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Alain Barker
Jacobs School of Music

Last modified: Tuesday, February 15, 2011

IU Opera Theater presents all-new production of 'Faust' -- the man who trades his soul for youth

WHAT: Faust, by Charles Gounod, libretto by Jules Barbier and Michel Carré, based on Goethe's dramatic play of the same name.
WHEN: Feb. 25-26 (Friday-Saturday) and March 4-5 (Friday-Saturday) at 8 p.m.
WHERE: Musical Arts Center, 101 N. Jordan Ave., IU Bloomington campus
TICKETS: Purchase tickets at the Musical Arts Center box office Monday-Friday, 11:30 a.m.-5:30 p.m. or phone 812-855-7433. To order tickets through Ticketmaster, phone 1-800-745-3000, or purchase online at A discounted price, through the MAC Box Office, is available for all students who wish to attend. Bursar Billing: The MAC Box Office will now be able to handle on-site bursar billing for students. Please note: tickets billed to your bursar account must be purchased by 5:30 p.m.

Feb. 15, 2011

BLOOMINGTON, Ind. -- The immortal tale of Faust -- an aging scholar who sells his soul to the devil in exchange for his lost youth -- comes to dynamic new life at the Musical Arts Center Feb. 25 under the stage direction of Tomer Zvulun. Faust is conducted by Jacobs Professor David Effron with new set and costume designs by Jacobs Professor C. David Higgins. Additional performances are Feb. 26 and March 4-5, all at 8 p.m.

Faust Rehearsal 2011

Performers in the upcoming production of 'Faust' include (from the left) Cody Medina as Méphistophélès, Jonathan Matthews as Dr. Faust and Rebecca Nathanson as Marguerite.

Print-Quality Photo

The first two performances of Faust will be live-streamed at, with online commentary from student musicologists Nic Taylor and Dan Bishop.

In this version of the classic tale, based on a Goethe play, the scene opens in present day. An aged Dr. Faust is morosely watching pictures from his youth on a big-screen TV when -- in desparation -- he curses god and summons the devil, Méphistophélès. Faust agrees to an ill-fated trade that ultimately takes him through seduction, humiliation, murder and madness in a heinous joyride to hell.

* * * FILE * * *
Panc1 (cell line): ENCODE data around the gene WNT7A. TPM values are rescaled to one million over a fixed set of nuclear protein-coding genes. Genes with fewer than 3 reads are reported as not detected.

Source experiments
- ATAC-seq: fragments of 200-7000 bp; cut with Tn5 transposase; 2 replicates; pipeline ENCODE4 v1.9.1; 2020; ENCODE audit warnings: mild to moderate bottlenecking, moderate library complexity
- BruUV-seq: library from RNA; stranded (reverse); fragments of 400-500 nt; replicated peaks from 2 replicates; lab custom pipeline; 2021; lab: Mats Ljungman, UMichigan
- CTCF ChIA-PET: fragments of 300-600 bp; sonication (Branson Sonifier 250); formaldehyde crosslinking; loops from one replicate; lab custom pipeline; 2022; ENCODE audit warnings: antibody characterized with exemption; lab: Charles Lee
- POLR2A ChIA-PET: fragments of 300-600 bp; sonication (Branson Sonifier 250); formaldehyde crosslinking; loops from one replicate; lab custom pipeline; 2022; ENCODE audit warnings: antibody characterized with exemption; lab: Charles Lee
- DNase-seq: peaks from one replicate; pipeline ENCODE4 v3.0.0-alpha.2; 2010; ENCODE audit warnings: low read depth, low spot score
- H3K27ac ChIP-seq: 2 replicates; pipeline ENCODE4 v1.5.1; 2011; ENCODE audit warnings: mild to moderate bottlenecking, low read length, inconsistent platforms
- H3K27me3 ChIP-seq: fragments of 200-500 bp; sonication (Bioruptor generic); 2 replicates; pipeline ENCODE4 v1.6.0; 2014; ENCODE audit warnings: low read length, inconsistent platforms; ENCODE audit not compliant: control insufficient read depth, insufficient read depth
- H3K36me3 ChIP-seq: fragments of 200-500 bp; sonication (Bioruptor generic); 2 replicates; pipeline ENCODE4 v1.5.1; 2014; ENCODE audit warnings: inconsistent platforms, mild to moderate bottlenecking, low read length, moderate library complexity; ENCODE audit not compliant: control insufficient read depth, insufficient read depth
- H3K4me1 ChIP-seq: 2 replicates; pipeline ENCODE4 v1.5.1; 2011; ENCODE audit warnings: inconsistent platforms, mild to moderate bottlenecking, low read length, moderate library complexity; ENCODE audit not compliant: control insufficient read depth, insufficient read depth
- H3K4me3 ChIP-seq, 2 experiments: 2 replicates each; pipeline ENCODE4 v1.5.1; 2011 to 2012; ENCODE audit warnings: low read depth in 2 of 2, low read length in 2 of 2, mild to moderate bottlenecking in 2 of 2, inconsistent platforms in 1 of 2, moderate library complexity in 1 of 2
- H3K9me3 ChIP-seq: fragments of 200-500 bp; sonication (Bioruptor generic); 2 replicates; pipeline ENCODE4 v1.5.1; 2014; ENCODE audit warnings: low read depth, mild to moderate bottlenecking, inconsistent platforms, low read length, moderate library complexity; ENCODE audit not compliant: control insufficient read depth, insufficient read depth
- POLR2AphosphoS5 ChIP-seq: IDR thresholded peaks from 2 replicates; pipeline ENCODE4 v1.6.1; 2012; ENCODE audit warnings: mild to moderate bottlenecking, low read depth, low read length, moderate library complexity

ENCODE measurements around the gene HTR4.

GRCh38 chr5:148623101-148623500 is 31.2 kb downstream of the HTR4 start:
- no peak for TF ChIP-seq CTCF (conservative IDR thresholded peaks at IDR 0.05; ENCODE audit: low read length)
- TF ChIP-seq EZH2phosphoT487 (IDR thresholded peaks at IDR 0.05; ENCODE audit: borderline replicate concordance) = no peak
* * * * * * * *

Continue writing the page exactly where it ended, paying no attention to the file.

"The most important moment in Faust is very theatrical, and happens quite early; he is transformed into a young man from an old, aging scholar," said stage director Zvulun, a director for the Metropolitan Opera. Zvulun previously collaborated with set and costume designer Higgins at IU on Die Zauberflote (The Magic Flute) in 2009.

IU's C. David Higgins has designed the new set and costumes for 'Faust'.

Print-Quality Photo

"What we decided to do is extend the transformation, and make it not only the transformation of one person, but also a transformation of the whole world along with him," Zvulun said.

In the opening scene, Faust is an old man in 2011, reviewing his life in Germany in the 1930s. His soul-for-youth swap lands him back in the dreamlike, flashback world of his youth at the end of the 1920s and beginning of the 1930s. "Faust is a timeless story of regret and lost faith," Higgins said. "Our production focuses on the inevitable human condition of examining choices made and opportunities lost as one faces death. What would you do if you could do it all over? This I think is the essential question of the opera."

Zvulun is pleased to renew his working relationship with Higgins, with whom he also worked on the traveling production of Die Zauberflote for the Atlanta Opera. "While we were in rehearsal for The Magic Flute in Atlanta, we would have dinners and a few drinks and talk about this new concept of Faust," he said. "David and I are very similar in our approach. I am very influenced by cinema and movies, and David is a wonderful designer who really gets what I am looking for in terms of aesthetics."

Part of their vision for Faust was the creation of something that appealed to audiences hundreds of years ago that would also speak directly to young audiences today, Zvulun said.

"How do you tell a story in a world of Harry Potter and Lord of the Rings that speaks to audiences and keeps them connected? There are themes of religious salvation and eternal damnation, but how do you present that without becoming trite and old-fashioned?"

Zvulun said the two focused the opera on the fight between darkness and light, good and evil, individual and society, and the loss of innocence. "When we get old, everyone misses their past and wishes they had a second opportunity to go back there," Zvulun said. "That's what we're doing in our show. We're actually going back to the past and back to the future."

Visit the production Web site, with the synopsis, program notes, and photos,